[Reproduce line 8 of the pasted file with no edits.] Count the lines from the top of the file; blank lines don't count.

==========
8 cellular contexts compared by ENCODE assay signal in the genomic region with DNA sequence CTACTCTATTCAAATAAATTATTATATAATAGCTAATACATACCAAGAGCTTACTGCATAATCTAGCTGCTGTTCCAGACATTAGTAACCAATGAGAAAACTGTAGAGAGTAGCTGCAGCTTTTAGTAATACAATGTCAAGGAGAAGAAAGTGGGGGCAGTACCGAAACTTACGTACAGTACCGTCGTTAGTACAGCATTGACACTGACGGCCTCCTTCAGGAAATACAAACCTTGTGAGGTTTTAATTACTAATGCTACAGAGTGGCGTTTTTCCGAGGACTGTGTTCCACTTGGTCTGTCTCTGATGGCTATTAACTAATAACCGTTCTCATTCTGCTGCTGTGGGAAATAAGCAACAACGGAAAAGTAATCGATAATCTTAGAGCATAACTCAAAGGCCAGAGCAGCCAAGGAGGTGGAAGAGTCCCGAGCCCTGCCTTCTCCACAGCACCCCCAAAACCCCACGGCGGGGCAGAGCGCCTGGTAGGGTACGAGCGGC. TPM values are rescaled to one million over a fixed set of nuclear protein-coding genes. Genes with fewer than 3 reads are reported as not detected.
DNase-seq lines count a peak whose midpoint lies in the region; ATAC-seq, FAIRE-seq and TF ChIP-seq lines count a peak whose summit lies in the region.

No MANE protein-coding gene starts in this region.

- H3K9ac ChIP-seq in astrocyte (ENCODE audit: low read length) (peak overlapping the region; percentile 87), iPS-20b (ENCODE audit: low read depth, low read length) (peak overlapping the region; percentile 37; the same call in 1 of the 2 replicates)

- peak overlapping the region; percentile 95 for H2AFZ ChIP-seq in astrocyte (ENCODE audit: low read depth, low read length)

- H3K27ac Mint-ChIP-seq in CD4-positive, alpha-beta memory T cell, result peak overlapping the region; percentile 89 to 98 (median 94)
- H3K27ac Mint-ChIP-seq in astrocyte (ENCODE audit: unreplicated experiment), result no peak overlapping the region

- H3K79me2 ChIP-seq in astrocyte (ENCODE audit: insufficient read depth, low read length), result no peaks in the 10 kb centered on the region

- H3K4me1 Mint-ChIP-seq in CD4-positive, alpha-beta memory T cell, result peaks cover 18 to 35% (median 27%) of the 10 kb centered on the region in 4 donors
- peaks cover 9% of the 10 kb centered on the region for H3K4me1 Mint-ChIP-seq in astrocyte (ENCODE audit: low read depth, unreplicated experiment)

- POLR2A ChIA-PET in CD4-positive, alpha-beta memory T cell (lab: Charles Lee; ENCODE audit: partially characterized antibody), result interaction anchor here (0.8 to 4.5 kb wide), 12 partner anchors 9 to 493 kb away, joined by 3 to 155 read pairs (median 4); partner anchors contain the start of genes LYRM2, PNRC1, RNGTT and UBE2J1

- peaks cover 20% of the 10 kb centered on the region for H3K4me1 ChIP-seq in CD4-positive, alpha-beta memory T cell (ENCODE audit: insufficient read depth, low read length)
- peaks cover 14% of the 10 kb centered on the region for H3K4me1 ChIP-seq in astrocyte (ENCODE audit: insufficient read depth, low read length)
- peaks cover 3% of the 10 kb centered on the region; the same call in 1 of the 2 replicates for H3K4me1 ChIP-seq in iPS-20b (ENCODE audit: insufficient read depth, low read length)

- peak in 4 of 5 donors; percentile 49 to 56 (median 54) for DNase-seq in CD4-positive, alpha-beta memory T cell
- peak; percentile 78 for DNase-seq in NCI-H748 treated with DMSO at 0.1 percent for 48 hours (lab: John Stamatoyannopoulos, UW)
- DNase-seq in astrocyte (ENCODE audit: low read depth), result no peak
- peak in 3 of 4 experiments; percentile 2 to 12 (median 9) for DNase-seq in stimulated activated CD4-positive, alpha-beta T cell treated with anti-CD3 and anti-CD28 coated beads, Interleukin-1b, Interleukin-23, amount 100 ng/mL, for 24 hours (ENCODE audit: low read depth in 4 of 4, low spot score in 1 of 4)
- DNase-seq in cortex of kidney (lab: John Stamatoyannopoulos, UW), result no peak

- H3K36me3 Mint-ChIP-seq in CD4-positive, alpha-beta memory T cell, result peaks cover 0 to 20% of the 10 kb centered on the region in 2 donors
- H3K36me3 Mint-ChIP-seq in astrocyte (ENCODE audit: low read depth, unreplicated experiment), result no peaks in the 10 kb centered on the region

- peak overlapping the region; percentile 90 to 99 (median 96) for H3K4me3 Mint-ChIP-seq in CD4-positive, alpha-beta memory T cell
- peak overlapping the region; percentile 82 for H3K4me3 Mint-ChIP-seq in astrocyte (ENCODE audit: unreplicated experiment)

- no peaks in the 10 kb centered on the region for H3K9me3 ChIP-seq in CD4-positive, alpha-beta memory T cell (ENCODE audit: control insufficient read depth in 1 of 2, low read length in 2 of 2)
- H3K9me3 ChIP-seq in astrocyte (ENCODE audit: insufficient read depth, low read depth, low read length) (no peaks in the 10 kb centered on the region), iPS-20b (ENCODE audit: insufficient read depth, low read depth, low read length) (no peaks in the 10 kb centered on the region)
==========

- H3K79me2 ChIP-seq in astrocyte (ENCODE audit: insufficient read depth, low read length), result no peaks in the 10 kb centered on the region